Canelo Álvarez Stops Billy Joe Saunders to Unify Titles in Front of Huge Crowd in Texas | Boxing


The ruthless nature of boxing was seen in the white towel Billy Joe Saunders draped around his head as he slowly made his way to a waiting ambulance on Saturday night in Arlington, Texas. He then used the towel to cover his bruised and swollen face.

Twenty minutes earlier, Saunders had cut an equally desperate figure in his corner as he told his trainer, Mark Tibbs, he couldn’t see with his right eye. A brutal uppercut from Saul “Canelo” lvarez in the eighth round had caused an immediate and horrible bulge. Saunders knew the damage was significant, both to his eyes and his chances of causing a huge surprise by defeating Álvarez in their world super middleweight unification fight. Tibbs turned to the referee to signal that the fight was over before the ninth round could begin.

As the journey began to the hospital room where Saunders would be examined in the hopes that he had suffered a fractured orbital bone, the brash and at times heinous British fighter had time to reflect on the painful lessons of the week. He had arrived in Texas full of his usual swagger and boasts, and he seemed convinced he would remove Álvarez’s WBA and WBC belts and add them to his own WBO world title.

Saunders had tried various stunts all week. He threatened to withdraw from the fight following a dispute over the size of the ring. He spent much of his time trying to provoke Álvarez with coarse needling. But, generally, Saunders overstepped the mark when he mocked a Mexican interviewer’s use of English – which seemed a bit rich when his own fluency in his native language can be temperamental.

He remains a skilled operator in the ring. Saunders boxed confidently in the first seven rounds. He moved smoothly and landed flurry of punches to win a few rounds and ensure that by the end of the seventh he remained in contention in an interesting fight of contrasting styles. But it was obvious that Lvarez, the world’s best pound-for-pound fighter, wasn’t flustered.

Álvarez celebrates in front of a huge crowd. Photograph: Meg Oliphant / Matchroom Boxing / AFP / Getty Images

Fighting like a southpaw and often keeping his hands low before throwing his serpentine jab, Saunders kept Álvarez busy while staying off the ropes, where he knew the Mexican would do his most hurtful job. But Saunders is a light hitter compared to Álvarez, who throws much harder and heavier punches, especially on the body. A simple statistic after the fight told a clear story. Álvarez landed 58 powerful shots against 30 thrown by Saunders.

Only one of those punches was needed to change the entire shape of Saunders’ contest and face. Álvarez dodged a Saunders right hand in the eighth round, then, with crisp precision, uncorked his own devastating right. It was a shaking uppercut, thrown perfectly by a master of his craft, and he rocked Saunders. His head recoiled and he staggered back. The damage was immediately visible, and lvarez approached with menacing authority. He knew the fight had changed course and he waved to his roaring supporters, urging them to make even more noise.

Saunders reached the end of the round, but all of his fiery spirit had evaporated as he crawled into his corner. An attempt was made to stem the swelling, but Tibbs quickly confirmed that Saunders was a beaten fighter.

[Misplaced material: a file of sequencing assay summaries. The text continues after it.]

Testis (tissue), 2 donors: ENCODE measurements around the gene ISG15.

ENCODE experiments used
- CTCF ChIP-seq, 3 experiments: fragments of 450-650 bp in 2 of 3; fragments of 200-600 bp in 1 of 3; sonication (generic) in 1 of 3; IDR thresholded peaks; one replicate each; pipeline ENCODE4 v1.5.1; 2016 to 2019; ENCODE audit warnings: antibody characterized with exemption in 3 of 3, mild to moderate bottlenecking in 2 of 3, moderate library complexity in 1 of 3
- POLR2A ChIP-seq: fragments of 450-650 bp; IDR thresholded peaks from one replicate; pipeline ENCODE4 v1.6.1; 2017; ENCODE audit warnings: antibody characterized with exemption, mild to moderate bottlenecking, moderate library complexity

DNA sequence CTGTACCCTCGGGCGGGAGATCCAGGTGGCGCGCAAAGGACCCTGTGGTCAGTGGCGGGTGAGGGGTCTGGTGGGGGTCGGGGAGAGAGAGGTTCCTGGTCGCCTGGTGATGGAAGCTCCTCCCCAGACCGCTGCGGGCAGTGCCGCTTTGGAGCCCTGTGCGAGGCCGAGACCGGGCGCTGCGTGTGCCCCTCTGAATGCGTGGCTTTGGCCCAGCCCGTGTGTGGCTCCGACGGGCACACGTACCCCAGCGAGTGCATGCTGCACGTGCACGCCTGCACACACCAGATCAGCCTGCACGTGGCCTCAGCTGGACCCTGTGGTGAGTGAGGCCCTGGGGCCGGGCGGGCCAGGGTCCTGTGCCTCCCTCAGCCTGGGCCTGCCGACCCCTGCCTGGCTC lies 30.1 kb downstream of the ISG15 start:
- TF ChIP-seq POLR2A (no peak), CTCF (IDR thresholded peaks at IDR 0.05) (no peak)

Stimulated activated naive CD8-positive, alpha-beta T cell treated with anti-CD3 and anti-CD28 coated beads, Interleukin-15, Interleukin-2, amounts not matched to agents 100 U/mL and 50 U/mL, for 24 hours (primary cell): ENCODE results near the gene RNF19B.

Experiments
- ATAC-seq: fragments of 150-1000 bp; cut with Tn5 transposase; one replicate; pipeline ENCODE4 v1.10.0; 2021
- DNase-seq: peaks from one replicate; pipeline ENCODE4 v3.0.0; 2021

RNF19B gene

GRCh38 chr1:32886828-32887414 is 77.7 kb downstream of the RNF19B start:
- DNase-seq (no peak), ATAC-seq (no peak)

Fans before the fight.
Fans before the fight. Photograph: Jerome Miron / USA Today Sports

Álvarez punched his chest in defiance of Saunders, who had upset him during the week and prompted the normally restrained Mexican to predict he would win by knockout between rounds seven and nine. “It wasn’t as hard as I expected,” lvarez said coldly, insisting he had won almost all of the rounds. “I think I broke his cheek. he did not go out [for round nine]. “

He paid a moving tribute to the predominantly Mexican crowd of 73,126, who set an attendance record for boxing in an indoor area in the United States. Texas has long flouted all Covid restrictions, but the turnout was still astonishing. This latest Canelo centerpiece has been heralded as ‘night boxing is back’ – but, with few masks in the crowd and no social distancing, the health implications during a global pandemic have been flatly overlooked.

Eddie Hearn, who promotes both men, was as expected in the winner’s corner and insisted that “the only fight there” for Álvarez is a final unification contest to clean up the super middleweight division. . Caleb Plant is the holder of the IBF title. Even before facing Saunders, lvarez had said he planned to unify all the belts by defeating Plant in September. He reinforced that message in the ring when he turned to the camera, as if speaking directly to Plant, and said, “I’m coming. I’m coming, my friend.

It will be a huge salary for Plant – but fraught with danger. There are also various obstacles to overcome. Plant is promoted by the notoriously elusive Al Haymon, who may be reluctant to risk him against a Supreme Champion in Álvarez. It adds to the familiar tangle as Hearn tries to keep relentless Álvarez happy by ensuring a fight he wants so badly.

Hearn defended Saunders against allegations he had resigned. “He couldn’t see. He broke his eye socket.

Away from the heckling and hoopla, Saunders sat quietly in the ambulance as she left the arena. He was in that sad, lonely place of boxing reserves for those who had all the great speeches beaten. One day, maybe years from now, Canelo Álvarez will likely end up here as well, but by Saturday night his current dominance was evident. He was kissed by his family and friends, by fans and experts, as everything seemed secure in his kingdom.

There was no such joy for Saunders as the ambulance moved through the dark streets. At the hospital, he would learn the full extent of the damage he suffered during a grueling night of boxing.


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